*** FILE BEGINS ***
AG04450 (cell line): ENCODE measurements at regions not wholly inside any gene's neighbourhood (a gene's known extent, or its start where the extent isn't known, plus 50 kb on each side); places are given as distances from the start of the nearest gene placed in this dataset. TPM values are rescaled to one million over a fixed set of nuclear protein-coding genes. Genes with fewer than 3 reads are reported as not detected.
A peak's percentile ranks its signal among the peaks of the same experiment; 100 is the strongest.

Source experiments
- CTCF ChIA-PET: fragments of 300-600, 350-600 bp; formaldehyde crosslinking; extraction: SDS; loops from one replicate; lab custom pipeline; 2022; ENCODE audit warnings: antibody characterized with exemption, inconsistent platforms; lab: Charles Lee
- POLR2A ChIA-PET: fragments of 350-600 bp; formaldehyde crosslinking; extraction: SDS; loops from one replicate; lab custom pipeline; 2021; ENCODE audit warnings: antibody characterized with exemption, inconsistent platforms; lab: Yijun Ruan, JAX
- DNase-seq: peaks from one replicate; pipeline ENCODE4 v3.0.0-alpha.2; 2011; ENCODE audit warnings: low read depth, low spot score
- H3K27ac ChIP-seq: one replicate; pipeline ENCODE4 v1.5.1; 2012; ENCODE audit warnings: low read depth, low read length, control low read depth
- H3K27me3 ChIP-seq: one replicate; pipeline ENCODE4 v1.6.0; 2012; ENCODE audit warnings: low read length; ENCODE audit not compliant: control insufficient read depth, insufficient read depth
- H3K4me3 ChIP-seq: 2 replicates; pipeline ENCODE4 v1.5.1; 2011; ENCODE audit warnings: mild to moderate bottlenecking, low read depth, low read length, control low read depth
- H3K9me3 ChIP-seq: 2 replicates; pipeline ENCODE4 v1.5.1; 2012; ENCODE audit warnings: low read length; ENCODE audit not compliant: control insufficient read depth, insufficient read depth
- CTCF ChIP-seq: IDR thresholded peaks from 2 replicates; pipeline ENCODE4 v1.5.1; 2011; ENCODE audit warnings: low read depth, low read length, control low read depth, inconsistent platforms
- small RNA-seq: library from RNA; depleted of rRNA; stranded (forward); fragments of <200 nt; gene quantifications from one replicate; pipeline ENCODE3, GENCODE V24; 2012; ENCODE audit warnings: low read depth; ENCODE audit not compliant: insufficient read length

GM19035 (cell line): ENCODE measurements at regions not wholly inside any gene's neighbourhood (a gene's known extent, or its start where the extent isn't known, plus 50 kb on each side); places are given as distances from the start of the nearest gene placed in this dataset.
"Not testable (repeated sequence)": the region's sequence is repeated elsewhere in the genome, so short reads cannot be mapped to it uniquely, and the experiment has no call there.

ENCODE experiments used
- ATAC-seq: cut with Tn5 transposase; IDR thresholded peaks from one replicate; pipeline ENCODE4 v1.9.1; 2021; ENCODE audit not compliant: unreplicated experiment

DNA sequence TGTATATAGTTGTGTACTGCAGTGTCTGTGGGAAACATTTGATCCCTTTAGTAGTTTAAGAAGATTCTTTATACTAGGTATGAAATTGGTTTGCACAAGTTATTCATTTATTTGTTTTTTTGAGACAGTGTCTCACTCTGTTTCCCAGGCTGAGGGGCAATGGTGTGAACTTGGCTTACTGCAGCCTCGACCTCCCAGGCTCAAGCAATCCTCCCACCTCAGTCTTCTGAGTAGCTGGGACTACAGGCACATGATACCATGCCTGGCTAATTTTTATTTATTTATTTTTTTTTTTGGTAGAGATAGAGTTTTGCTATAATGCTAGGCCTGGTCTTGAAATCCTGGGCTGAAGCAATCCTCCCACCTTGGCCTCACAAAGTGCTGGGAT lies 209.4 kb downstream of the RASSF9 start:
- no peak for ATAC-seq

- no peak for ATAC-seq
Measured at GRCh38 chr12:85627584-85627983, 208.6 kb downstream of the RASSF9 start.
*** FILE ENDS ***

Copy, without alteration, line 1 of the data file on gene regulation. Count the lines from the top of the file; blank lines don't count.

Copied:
AG04450 (cell line): ENCODE measurements at regions not wholly inside any gene's neighbourhood (a gene's known extent, or its start where the extent isn't known, plus 50 kb on each side); places are given as distances from the start of the nearest gene placed in this dataset. TPM values are rescaled to one million over a fixed set of nuclear protein-coding genes. Genes with fewer than 3 reads are reported as not detected.